Primary Source Material
on the Soldiers and the Battles
Home The Armies The Soldiers The Battles Civilians Articles
If this website has been useful to you, please consider making a Donation.

Your support will help keep this website free for everyone, and will allow us to do more research. Thank you for your support!

4th Wisconsin Infantry

Regimental History
Fourth Infantry. — Cols., Halbert E. Paine, Sidney A. Bean, Frederick A. Boardman, Joseph Bailey, Webster P. Moore, Nelson F. Craigue; Lieut. -Cols., Sidney A. Bean, Frederick A. Boardman, Joseph Bailey, Webster P. Moore, Nelson F. Craigue, George W. Durgin, Horatio B. Baker; Majs., Frederick A. Boardman, Joseph Bailey, Webster P. Moore, Nelson F. Craigue, Guy C. Pierce, Edward A. Ramsey, Erastus J. Peck, James Keefe, Henry Brooks, George W. Durgin, Horatio B. Baker, James B. Farnsworth. This regiment was organized at Racine in June, 1861, with a numerical strength of 1,047. It was mustered in July 2, and was first used in suppressing bank riots in Milwaukee and Watertown. It left the state July 15 and on the refusal of the railroad company to transfer it from Corning, N. Y., to Elmira, it seized the train and ran it to Elmira. It went into headquarters at the Relay house, Md., and later joined the "Eastern Shore" expedition, going to Baltimore in December. On Feb. 19, 1862, it left for Fortress Monroe to join the New Orleans expedition, but was sent to Ship island, Miss., until April 16. On the 28th Cos. E and G were landed 10 miles from Forts Jackson and St. Philip, after rowing 5 miles and drawing 30 boats loaded with arms and ammunition a mile and a half, while wading in mud and water waist deep. The regiment, with the 31st Mass., was first landed in New Orleans and took forcible possession of the custom house. The 4th Wis. was occupied in scouting duty in detachments until July 26, when it was sent to Baton Rouge, Col. Paine taking command of the troops there with orders to burn the city with the exception of the state library, paintings, statuary and charitable institutions. This order was afterwards revoked on Col. Paine's representation to Gen. Butler that the town "would be useful to our army for further military operations." The town was fortified thoroughly by the regiment, which was later ordered to Carrollton, near New Orleans, Co. G being detached for service with the heavy artillery, and 40 men were also transferred to the 2nd U. S. artillery. The winter and spring were devoted to picket duty and small expeditions through Mississippi. The regiment took a prominent part in the battle of Fort Bisland near Brashear City in April. It was then sent to Opelousas, where it met and defeated a large mounted force of the enemy. By order of Gen. Banks the regiment was mounted and thereafter served as cavalry. It was in numerous skirmishes until ordered to Port Hudson in May as part of the investing force. It took part in the first assault and reached the ditch surrounding the fortifications, having been temporarily dismounted. It was in the second assault on June 14, losing 140 of the 220 men engaged in the charge. It returned to Baton Rouge July 25, and passed the following year in picketing, foraging and preserving the peace in that section, occasionally capturing or dispersing small bands of cavalry and guerillas. On Nov. 27, 1864, it formed part of a cavalry force to keep the enemy near Mobile from advancing toward Gen. Sherman. The winter was passed at Baton Rouge and the regiment was sent to Mobile in April, 1865. After the surrender of the latter place, the 4th was sent on a 70-day expedition through Georgia, Alabama and Mississippi. In July it was ordered to Texas and remained there until May, 1866, to prevent smuggling, guard against the Indians and preserve the peace. It was mustered out May 28, 1866. Its original strength was 1,047, Gain by recruits, 982; substitutes, 16; reenlistments, 260; total, 2,305. Loss by death, 350; missing, 23; desertion, 74; transfer, 2; discharge, 474; mustered out, 754.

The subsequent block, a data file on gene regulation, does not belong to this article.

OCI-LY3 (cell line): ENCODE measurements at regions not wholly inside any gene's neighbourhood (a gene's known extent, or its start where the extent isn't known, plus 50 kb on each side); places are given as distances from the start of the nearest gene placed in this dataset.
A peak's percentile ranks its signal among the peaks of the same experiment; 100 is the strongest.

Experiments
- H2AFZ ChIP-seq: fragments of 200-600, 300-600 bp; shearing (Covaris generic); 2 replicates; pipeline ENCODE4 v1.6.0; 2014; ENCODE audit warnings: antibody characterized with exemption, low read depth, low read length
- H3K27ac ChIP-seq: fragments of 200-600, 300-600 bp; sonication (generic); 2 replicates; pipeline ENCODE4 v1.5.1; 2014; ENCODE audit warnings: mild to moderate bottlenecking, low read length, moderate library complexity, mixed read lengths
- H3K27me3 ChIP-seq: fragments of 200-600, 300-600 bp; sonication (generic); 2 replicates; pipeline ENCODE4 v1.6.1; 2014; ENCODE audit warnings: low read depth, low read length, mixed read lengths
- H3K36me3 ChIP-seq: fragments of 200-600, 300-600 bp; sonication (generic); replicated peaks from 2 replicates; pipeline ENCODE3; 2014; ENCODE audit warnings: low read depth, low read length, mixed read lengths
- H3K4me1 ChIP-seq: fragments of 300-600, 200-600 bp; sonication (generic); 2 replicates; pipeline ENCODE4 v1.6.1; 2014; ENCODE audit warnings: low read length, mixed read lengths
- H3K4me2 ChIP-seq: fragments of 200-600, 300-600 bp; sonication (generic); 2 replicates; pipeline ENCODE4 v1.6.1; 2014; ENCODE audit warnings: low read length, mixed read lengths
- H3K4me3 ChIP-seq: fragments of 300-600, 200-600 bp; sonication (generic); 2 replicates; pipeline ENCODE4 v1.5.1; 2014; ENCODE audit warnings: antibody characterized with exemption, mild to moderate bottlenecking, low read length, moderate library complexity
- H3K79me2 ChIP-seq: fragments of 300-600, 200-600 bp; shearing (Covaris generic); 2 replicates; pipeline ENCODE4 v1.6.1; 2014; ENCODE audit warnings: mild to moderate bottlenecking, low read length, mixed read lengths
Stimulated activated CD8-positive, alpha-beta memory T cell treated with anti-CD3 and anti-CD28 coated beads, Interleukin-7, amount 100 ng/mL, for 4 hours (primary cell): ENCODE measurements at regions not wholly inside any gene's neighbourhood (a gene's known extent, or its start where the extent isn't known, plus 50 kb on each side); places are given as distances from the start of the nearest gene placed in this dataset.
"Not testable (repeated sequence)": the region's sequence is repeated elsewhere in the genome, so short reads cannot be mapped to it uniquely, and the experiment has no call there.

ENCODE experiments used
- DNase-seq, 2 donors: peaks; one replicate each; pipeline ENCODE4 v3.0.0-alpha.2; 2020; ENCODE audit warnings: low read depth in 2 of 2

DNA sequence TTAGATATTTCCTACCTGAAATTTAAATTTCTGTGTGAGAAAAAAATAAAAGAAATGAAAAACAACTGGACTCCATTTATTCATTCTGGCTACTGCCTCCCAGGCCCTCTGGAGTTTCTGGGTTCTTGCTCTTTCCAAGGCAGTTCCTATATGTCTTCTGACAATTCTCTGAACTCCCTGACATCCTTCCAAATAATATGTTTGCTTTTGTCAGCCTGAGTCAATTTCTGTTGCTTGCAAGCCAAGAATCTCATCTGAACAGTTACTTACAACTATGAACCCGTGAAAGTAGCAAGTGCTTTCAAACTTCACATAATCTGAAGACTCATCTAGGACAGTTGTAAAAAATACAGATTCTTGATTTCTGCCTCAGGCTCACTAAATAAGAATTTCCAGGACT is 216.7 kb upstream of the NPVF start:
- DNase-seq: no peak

Regimental history taken from "The Union Army" by Federal Publishing Company, 1908 - Volume 4

Whats New
About Us

Copyright 2010 by
A Division of